Integrating creative technology into your course can increase student engagement, introduce professional skills in addition to the core subject expertise, and give you and your students a new perspective on course content. It can also be daunting to integrate into your curriculum, particularly if you have little experience doing so.
The Multimedia Lab services help reduce this burden by providing comprehensive support for a variety of creative technologies including video and audio production, animation, large-format printing, 3D printing and virtual reality. MML support includes:
- Consultations on creative technology assignments for faculty
- Workshops for students and teaching assistants
- Equipment for checkout
- Space for production and editing within our labs and studio.
The case study below provides a detailed description of this process.
One possible area for future collaboration with MMLs is ‘conference poster design and production’. Students can work on a research project throughout the semester that concludes into a final assignment to be submitted as a poster. The Multimedia Labs can provide training on professional design software and printing on the lab’s large-format printer.
Case study: Video Assignment with Prof Matthew Guterl
Course: Global Macho: Race, Gender, and Action Movies, AMST1600A
Class Size: Approximately 100 students. Normally we work with classes between 15 and 25 students. To accommodate the large class for Professor Guterl’s course we created a plan that included recruiting his TA’s as trainers/ editors and developing a team based model for shooting.
Assignment Goals: Encourage students to think critically about how to make a film, and how to embody representations and images, so they can better assess how visual media shapes our perceptions of the world.
Emphasize project-based learning, new technologies, and work “outside” of the formal classroom.
Assignment: Each section was tasked to reshoot a scene from Quentin Tarrantino’s Kill Bill, Vol. 1 & 2. The class was tasked to collectively reshoot the entire film. The resulting ensemble performance was stitched together and shown at the Providence Public Library as the capstone of our film series on women in action movies.
Consultation. We worked with Prof Guterl to develop realistic goals and timelines for the video-based assignments. This included giving him the sense of what to expect from novice filmmakers, and how much class time and resources to devote to the project.
Workshops. Held one in-class workshop (50 mins) on the considerations for creating a short film that included introduction to storyboarding/shot list, framing scenes, considering audio and lighting quality; basic orientation to equipment; information about resources on campus, i.e. Multimedia Lab access, where to edit on campus, who to talk to for troubleshooting.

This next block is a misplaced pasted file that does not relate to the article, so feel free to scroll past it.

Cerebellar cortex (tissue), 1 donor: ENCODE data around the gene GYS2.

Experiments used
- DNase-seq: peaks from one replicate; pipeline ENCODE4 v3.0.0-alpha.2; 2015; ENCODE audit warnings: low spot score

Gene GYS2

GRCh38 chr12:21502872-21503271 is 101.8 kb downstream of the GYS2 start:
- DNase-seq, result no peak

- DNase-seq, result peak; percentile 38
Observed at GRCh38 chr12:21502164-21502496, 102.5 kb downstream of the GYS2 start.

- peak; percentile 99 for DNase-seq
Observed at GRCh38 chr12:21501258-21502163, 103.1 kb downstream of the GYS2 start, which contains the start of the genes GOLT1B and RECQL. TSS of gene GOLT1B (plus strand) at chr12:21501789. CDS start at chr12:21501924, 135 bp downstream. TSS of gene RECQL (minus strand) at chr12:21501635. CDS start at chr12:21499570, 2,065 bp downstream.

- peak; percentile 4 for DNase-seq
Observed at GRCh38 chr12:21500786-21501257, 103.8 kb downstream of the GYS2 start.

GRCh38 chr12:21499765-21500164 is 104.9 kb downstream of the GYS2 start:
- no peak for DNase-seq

Offered multiple technical workshops throughout the semester (max. 18 students per session) to orient students on video editing software.
Trained Grad TAs on video editing, audio processing, and troubleshooting
Throughout the semester Multimedia Lab professionals and student staff were available for one-on-one training and troubleshooting.
Note: These sessions work best when they are held in conjunction with the assignment so students have a strong impetus to learn the technology and less time to forget material. For video assignments we generally dedicate one workshop to recording and one to editing.
Equipment. Around the time of the workshops we also provided camera equipment for checkout from the CIS Service Desk in the CIT. While the service desk provides other equipment for general checkout project specific equipment is loaned on a long term basis to assure students can complete the assignment.
Note: For some assignments use of our video studio in the Grad Center can be a better fit than the equipment available for checkout.
This comprehensive technique can be applied to other technologies as well. We have carried out similar projects for audio, 3D printing, virtual reality and animation.
The labs’ services are not limited to the technologies listed above. Our staff is always exploring new options and is eager to try out new ideas suggested by faculty. Also, students and faculty who participate in our services can continue to use the labs even after the assignment or course is over and become part of the larger Multimedia Lab community.
— Kelly Egan